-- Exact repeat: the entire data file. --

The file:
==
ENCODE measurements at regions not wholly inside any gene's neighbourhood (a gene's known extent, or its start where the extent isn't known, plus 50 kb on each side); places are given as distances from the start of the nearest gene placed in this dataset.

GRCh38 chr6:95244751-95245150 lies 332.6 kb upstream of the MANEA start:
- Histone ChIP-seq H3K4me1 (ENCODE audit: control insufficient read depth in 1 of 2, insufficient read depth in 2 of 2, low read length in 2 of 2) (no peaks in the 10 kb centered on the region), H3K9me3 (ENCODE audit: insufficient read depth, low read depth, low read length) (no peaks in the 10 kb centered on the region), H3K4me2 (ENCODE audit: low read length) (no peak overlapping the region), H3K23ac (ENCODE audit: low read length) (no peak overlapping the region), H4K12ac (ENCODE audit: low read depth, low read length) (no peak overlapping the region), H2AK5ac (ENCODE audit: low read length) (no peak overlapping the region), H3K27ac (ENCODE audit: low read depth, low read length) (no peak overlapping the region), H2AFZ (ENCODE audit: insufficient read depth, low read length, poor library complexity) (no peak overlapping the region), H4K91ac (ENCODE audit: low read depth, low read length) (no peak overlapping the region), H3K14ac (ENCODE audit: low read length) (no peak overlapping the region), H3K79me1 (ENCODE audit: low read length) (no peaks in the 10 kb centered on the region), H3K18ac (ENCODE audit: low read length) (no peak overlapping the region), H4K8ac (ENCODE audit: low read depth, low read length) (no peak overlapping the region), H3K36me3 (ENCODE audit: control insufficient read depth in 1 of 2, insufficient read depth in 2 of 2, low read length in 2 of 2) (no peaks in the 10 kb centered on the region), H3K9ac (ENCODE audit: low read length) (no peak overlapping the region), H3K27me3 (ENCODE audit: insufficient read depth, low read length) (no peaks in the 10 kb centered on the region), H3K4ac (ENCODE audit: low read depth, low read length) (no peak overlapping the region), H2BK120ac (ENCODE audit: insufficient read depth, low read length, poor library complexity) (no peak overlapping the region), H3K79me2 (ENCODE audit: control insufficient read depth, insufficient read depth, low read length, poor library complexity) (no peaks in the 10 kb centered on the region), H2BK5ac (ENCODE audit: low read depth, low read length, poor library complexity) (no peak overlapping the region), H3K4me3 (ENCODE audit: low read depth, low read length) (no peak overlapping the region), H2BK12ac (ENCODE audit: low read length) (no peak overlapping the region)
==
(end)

ENCODE measurements at regions not wholly inside any gene's neighbourhood (a gene's known extent, or its start where the extent isn't known, plus 50 kb on each side); places are given as distances from the start of the nearest gene placed in this dataset.

GRCh38 chr6:95244751-95245150 lies 332.6 kb upstream of the MANEA start:
- Histone ChIP-seq H3K4me1 (ENCODE audit: control insufficient read depth in 1 of 2, insufficient read depth in 2 of 2, low read length in 2 of 2) (no peaks in the 10 kb centered on the region), H3K9me3 (ENCODE audit: insufficient read depth, low read depth, low read length) (no peaks in the 10 kb centered on the region), H3K4me2 (ENCODE audit: low read length) (no peak overlapping the region), H3K23ac (ENCODE audit: low read length) (no peak overlapping the region), H4K12ac (ENCODE audit: low read depth, low read length) (no peak overlapping the region), H2AK5ac (ENCODE audit: low read length) (no peak overlapping the region), H3K27ac (ENCODE audit: low read depth, low read length) (no peak overlapping the region), H2AFZ (ENCODE audit: insufficient read depth, low read length, poor library complexity) (no peak overlapping the region), H4K91ac (ENCODE audit: low read depth, low read length) (no peak overlapping the region), H3K14ac (ENCODE audit: low read length) (no peak overlapping the region), H3K79me1 (ENCODE audit: low read length) (no peaks in the 10 kb centered on the region), H3K18ac (ENCODE audit: low read length) (no peak overlapping the region), H4K8ac (ENCODE audit: low read depth, low read length) (no peak overlapping the region), H3K36me3 (ENCODE audit: control insufficient read depth in 1 of 2, insufficient read depth in 2 of 2, low read length in 2 of 2) (no peaks in the 10 kb centered on the region), H3K9ac (ENCODE audit: low read length) (no peak overlapping the region), H3K27me3 (ENCODE audit: insufficient read depth, low read length) (no peaks in the 10 kb centered on the region), H3K4ac (ENCODE audit: low read depth, low read length) (no peak overlapping the region), H2BK120ac (ENCODE audit: insufficient read depth, low read length, poor library complexity) (no peak overlapping the region), H3K79me2 (ENCODE audit: control insufficient read depth, insufficient read depth, low read length, poor library complexity) (no peaks in the 10 kb centered on the region), H2BK5ac (ENCODE audit: low read depth, low read length, poor library complexity) (no peak overlapping the region), H3K4me3 (ENCODE audit: low read depth, low read length) (no peak overlapping the region), H2BK12ac (ENCODE audit: low read length) (no peak overlapping the region)